Two elements seem particularly salient in distinguishing local administration: Formality and Informality in Local Agency Action In terms of how local agencies operate, it is clear that there is a tremendous range of formality and informality.

As a legal matter, the latitude granted to local agencies to design and institute their own procedures varies widely. Scholars have long explored the variance between the federal APA—the statute that sets the basic parameters of federal administrative action, however broadly —and the myriad state APAs.

Administrative Law - Definition, Examples, Cases, Processes

In nearly half the states, local agencies do not fall within the ambit of the relevant state APA. Given the frequent lack of clear structural requirements akin to an overarching APA framework—at least for some local agencies—and the significant discretion possessed by so many front-line agents, procedural due process has been a particular legal concern in local administration.

This has been especially but by no means only true in the context of administrative adjudication, but is an issue in individualized determinations more broadly. Kelly, involved the procedures for distributing welfare promulgated by the New York City Department of Social Services.

This lack of clarity is not unique to local administration by any means, but resonant at that level nonetheless. The Local Permeability of Public and Private A second distinction for local administration is the relative permeability of the line between public and private in the work of many agencies.

This permeability echoes, at a micro-institutional level, tension over the question whether local government as a whole should be considered purely public or should continue to reflect aspects of the private corporation that was the predecessor of many types of local governments.

To begin, the contracting out of services has long been a controversial but common feature of local-government operation. These can include, for example, enforcement in areas such as tax arrears and child support, as well as the development of regulations, as is common in some areas of land use, even if those regulations are subsequently publicly adopted.

Yale Law Journal - Localist Administrative Law

For example, many local commissioners or board members are local residents who act as part-time appointees. And administrative processes at the local level at times formally require consultation with or involvement by neighborhood-level committees or boards. This is not to argue that local bureaucracies are inherently responsive to local concerns. But, as a structural matter, the interface between public and private in local administration can be decidedly porous.

Local agencies exist in a variety of governmental-structural contexts that can vary significantly from the federal paradigm.

Likewise, the relative informality of many local agencies can be troubling by creating space for inequity without a baseline or firm standard, as well as by risking divergence in the exercise of discretion. However, this informality can also hold benefits for local residents by fostering more direct input into administration. All of this must be accounted for both in administrative jurisprudence and in the scholarly discourse, to which we turn in the next two parts.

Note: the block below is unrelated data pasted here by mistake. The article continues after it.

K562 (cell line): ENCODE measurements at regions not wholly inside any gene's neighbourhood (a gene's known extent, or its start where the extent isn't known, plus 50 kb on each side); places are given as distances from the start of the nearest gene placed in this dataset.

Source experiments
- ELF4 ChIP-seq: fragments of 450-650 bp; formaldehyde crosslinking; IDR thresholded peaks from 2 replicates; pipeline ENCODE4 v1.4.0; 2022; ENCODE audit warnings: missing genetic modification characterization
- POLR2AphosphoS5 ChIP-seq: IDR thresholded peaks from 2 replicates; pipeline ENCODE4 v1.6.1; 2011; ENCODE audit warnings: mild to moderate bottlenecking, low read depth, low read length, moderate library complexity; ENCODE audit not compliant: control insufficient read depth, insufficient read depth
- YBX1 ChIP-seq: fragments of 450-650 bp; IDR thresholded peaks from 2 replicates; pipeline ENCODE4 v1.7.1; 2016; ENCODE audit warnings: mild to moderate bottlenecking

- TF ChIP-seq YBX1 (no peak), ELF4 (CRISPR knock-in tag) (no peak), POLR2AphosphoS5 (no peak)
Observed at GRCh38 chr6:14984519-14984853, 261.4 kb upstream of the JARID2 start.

Accordingly, this Part homes in on a jurisprudential framework for judicial review of local agency action, although the insights are relevant to the more general corpus of administrative law.

It would likewise seek to bolster procedural regularity where appropriate, but recognize that informality may have a place to play in local administration. Marvin Horne, a California raisin grower, did not agree with giving his raisins to the committee. In order to get around the fact that the Committee collects their raisin quota from distributors, rather than from the farmers, Horne restructured his farming operations to act as both grower and distributor.

He then claimed that the reserve requirements set by law did not apply to him. Horne responded by filing a federal lawsuit against the Commission, claiming that the raisin reserve violated the Takings Clause of the Fifth Amendment to the U.

Horne took his case to the U. Supreme Court, which ruled that the Circuit Court did have authority to hear the case, and sent it back. The Circuit Court ruled that personal property, such as raisins, did not enjoy the same level of protection under the Fifth Amendment as real propertysuch as the land on which the raisins were planted. Horne again appealed the decision to the Supreme Court.

Administrative Law

As a result of the ruling, Horne was due just compensation for his raisins, which is the market value of the raisins at the time they were, or would have been, seized. In this case, the Committee had already determined the value of the raisins when it fined Horne. Related Legal Terms and Issues Appellate Court — A court having jurisdiction to review decisions of a trial-level or other lower court. Authority — The right or power to make decisions, to give orders, or to control something or someone.

Clause — A section of a legal document that relates to a particular point or issue.